Words Do Matter

Wednesday, June 3, 2009 \PM\.\Wed\.

I have had it with the debate over the language used to describe abortion.

The argument that the language of the pro-life movement is responsible for the death of George Tiller is preposterous nonsense. It reduces us to nothing but objects pushed about by the forces of propaganda.

The truth is that one does not need propaganda to become outraged to the point of homicide; one can simply look up the details of what the procedure of abortion involves, particularly the partial-birth abortions performed by Tiller. The cold hard facts, regardless of any political spin or the additional words of any commentator, is quite sufficient.

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The Future of American Elections: Online Voting?

Wednesday, June 3, 2009 \PM\.\Wed\.

It seems that technological development has made its mark on all sectors of daily life. Why not the democratic process?

The arguments seem reasonable.

The city of Honolulu, Hawaii implemented an “all digital” election in recent local elections, i.e. the ballots were cast either on the Internet, or by phone. This experiment hasn’t made a statement either way for other levels of government. But what would it mean, if millions of people voted from the comfort of their own home — how much hassle and money, in terms of state and federal spending, could be saved if we employed a “digital democracy?”

There are more than 500 million units of fixed-line and mobile telephones in a country of about 305 million. And some 223 million Americans enjoy internet access, the majority of which is broadband.

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Overwork in the Age of Multi-tasking

Wednesday, June 3, 2009 \PM\.\Wed\.

The weekend’s WSJ had an interesting article about work hours — the hours that people think they work, and the hours they actually do.

Over the past two decades of rapid technological deployment and globalization, it has become an article of faith among the professional set that we work sweatshop hours. Sociologist Juliet Schor started the rumor with her 1992 book, “The Overworked American,” which featured horror stories of people checking their watches to know what day it was.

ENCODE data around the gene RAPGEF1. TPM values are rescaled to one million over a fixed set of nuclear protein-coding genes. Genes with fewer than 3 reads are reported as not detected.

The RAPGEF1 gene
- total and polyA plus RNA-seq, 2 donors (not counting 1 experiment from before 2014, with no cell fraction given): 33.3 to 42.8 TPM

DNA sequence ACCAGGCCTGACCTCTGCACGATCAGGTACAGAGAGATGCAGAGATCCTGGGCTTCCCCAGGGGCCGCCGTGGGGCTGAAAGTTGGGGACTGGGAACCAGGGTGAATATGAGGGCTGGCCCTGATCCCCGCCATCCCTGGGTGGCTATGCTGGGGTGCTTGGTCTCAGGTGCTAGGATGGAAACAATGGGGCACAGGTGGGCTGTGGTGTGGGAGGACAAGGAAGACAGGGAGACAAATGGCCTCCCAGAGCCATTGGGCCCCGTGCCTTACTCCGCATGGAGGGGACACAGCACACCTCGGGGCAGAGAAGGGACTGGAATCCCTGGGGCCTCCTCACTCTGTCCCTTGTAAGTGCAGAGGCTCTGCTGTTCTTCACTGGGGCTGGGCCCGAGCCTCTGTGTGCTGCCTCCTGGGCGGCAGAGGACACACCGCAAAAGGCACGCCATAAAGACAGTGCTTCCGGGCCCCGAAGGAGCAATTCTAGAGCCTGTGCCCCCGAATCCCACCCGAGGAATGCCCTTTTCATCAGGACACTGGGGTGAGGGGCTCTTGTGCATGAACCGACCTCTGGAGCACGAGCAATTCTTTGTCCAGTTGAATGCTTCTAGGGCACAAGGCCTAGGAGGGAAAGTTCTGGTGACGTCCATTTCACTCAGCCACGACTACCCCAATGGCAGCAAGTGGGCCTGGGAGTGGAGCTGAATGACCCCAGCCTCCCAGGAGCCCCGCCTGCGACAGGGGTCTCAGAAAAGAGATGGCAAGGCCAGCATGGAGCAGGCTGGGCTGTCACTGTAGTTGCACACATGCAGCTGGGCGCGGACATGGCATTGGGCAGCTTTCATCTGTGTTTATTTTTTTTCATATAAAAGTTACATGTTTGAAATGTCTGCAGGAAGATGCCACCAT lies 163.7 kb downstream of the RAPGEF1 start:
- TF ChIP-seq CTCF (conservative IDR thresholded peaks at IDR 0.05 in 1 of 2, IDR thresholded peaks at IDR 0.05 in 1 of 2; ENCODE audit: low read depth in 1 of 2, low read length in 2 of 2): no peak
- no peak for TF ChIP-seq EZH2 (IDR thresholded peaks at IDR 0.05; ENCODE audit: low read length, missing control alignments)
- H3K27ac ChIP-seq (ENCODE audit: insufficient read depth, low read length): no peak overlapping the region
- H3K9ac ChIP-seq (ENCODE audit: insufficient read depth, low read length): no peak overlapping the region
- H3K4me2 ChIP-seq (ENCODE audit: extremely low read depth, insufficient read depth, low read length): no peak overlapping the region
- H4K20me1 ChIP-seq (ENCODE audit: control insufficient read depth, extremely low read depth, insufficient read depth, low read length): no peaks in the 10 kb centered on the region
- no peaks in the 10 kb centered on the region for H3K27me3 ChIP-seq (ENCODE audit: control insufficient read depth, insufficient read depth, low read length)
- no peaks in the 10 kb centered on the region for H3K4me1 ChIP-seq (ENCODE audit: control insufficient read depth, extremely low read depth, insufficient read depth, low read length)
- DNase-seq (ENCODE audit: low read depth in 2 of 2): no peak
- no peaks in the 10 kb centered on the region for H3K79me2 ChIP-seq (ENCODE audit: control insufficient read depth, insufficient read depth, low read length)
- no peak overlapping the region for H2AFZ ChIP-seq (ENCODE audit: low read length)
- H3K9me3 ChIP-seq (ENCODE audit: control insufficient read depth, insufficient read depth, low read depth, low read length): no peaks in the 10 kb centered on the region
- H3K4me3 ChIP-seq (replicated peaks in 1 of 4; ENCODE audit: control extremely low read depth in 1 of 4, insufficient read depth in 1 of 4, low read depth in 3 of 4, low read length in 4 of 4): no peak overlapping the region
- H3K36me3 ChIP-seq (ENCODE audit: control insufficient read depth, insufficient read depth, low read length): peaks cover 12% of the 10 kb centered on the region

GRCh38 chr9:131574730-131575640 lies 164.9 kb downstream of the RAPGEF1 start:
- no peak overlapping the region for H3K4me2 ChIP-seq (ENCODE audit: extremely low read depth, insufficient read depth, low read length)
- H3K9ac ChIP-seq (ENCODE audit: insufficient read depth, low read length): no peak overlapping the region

Then God created the BlackBerry and things got worse. In late 2005, Fortune’s Jody Miller claimed that “the 60-hour weeks once thought to be the path to glory are now practically considered part-time.” In late 2006, the Harvard Business Review followed up with an article on “the dangerous allure of the 70-hour workweek,” calling jobs that required such labor the new standard for professionals. The authors featured one “Sudhir,” a financial analyst who claimed to work 90-hour weeks during summertime, his “light” season. He’s got nothing on a young man I met at a party recently who told me he was working 190 hours a week to launch his new company.

It was a curious declaration; I would certainly invest in a start-up that had invented a way to augment the 168 hours that a week actually contains.

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DC Metal

Wednesday, June 3, 2009 \AM\.\Wed\.

From the ever sombre and serious Iowahawk.  The problem with being a humorist these days is that reality has a habit of catching up with the absurd.  From the Heritage Foundation:

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